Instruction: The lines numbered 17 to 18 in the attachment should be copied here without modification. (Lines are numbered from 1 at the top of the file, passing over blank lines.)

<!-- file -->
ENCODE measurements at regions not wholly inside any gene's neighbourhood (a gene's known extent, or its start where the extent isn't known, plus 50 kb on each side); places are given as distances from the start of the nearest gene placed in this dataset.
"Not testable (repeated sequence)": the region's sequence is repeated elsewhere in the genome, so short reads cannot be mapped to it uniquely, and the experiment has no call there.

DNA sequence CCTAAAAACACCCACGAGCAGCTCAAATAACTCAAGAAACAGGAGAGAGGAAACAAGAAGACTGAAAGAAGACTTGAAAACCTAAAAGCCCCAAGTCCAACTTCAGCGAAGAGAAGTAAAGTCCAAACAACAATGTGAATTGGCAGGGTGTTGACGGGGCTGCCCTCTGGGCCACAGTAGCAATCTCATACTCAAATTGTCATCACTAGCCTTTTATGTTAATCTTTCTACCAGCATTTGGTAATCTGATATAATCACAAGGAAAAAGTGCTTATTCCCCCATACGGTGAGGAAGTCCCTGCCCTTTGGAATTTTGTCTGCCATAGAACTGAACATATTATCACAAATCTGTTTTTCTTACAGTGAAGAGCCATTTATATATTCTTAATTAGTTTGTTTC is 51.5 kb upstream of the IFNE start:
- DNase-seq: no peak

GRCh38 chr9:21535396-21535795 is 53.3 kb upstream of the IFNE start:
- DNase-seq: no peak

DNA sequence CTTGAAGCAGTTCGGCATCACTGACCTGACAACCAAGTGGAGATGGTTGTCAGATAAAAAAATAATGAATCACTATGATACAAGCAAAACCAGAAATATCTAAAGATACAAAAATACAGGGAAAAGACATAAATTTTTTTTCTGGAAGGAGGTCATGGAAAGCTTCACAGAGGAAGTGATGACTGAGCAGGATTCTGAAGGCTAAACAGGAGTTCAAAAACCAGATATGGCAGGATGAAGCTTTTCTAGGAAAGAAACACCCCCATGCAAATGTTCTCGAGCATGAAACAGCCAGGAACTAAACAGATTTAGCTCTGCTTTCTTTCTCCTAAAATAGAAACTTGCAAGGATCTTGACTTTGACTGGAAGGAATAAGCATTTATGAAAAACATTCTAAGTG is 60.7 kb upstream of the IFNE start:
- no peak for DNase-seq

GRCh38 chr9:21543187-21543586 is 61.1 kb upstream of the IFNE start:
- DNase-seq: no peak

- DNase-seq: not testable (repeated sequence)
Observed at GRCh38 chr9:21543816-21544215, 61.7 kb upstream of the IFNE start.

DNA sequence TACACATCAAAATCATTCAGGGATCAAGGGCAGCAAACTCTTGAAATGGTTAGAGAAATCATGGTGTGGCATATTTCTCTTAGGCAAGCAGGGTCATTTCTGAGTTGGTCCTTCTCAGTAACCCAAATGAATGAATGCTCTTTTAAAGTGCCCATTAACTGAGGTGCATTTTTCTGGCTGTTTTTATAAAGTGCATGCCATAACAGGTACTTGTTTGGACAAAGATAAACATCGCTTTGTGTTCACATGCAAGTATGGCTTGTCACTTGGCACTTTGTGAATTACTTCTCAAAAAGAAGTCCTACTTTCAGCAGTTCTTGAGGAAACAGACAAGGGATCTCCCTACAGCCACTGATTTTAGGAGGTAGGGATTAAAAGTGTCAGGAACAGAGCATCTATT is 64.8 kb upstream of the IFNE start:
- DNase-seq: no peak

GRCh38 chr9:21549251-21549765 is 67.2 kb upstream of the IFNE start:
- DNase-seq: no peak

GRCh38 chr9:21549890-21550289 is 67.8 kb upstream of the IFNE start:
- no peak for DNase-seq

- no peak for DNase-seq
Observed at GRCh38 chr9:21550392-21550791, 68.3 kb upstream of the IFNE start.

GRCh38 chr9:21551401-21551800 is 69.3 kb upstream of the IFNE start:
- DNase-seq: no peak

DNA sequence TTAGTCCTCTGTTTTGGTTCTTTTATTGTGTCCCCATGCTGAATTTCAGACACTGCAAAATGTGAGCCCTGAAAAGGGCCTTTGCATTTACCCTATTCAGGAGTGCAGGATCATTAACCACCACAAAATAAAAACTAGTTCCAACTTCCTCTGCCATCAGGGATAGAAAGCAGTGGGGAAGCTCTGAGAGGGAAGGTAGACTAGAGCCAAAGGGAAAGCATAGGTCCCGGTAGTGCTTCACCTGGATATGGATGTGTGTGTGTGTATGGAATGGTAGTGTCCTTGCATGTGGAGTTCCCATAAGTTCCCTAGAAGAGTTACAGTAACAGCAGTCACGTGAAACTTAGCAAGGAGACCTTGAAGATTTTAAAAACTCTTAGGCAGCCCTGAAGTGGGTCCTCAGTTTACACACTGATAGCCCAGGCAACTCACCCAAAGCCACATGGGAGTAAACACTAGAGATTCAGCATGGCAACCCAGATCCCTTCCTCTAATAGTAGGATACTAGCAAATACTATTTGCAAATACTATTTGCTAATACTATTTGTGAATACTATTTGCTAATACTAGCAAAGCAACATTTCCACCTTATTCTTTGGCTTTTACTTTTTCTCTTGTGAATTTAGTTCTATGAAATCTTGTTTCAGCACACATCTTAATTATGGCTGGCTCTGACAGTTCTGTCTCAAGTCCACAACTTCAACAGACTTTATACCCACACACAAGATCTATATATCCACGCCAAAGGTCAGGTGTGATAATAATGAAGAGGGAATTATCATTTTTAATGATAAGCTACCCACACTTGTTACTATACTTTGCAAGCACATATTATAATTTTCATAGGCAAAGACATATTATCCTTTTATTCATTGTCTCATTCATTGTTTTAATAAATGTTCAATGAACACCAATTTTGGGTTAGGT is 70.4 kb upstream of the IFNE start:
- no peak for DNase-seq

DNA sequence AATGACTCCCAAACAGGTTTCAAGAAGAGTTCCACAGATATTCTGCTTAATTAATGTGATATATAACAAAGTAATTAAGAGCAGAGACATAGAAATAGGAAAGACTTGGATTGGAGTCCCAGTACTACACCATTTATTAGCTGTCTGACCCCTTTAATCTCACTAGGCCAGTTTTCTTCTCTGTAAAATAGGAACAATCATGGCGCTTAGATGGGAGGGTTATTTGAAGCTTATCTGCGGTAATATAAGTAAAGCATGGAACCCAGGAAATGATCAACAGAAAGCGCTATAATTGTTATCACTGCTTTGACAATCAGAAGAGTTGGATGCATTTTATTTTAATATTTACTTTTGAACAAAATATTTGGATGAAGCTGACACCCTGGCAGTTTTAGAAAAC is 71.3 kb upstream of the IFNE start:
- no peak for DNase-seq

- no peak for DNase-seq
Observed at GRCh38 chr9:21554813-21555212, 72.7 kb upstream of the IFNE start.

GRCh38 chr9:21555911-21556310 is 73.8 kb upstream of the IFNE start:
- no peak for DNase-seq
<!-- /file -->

GRCh38 chr9:21549890-21550289 is 67.8 kb upstream of the IFNE start:
- no peak for DNase-seq